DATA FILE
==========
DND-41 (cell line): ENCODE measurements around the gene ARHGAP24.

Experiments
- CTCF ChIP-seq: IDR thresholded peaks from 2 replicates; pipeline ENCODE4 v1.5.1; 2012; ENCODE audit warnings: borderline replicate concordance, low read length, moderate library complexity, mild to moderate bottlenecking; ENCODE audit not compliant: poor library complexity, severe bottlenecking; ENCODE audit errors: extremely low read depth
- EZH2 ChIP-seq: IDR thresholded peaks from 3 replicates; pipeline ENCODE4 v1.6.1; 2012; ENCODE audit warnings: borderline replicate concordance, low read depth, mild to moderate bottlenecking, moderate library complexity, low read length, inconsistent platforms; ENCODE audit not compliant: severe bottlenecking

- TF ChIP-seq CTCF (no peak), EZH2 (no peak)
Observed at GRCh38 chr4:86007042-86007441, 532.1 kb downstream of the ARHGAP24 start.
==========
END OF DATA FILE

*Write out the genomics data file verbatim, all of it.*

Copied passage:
DND-41 (cell line): ENCODE measurements around the gene ARHGAP24.

Experiments
- CTCF ChIP-seq: IDR thresholded peaks from 2 replicates; pipeline ENCODE4 v1.5.1; 2012; ENCODE audit warnings: borderline replicate concordance, low read length, moderate library complexity, mild to moderate bottlenecking; ENCODE audit not compliant: poor library complexity, severe bottlenecking; ENCODE audit errors: extremely low read depth
- EZH2 ChIP-seq: IDR thresholded peaks from 3 replicates; pipeline ENCODE4 v1.6.1; 2012; ENCODE audit warnings: borderline replicate concordance, low read depth, mild to moderate bottlenecking, moderate library complexity, low read length, inconsistent platforms; ENCODE audit not compliant: severe bottlenecking

- TF ChIP-seq CTCF (no peak), EZH2 (no peak)
Observed at GRCh38 chr4:86007042-86007441, 532.1 kb downstream of the ARHGAP24 start.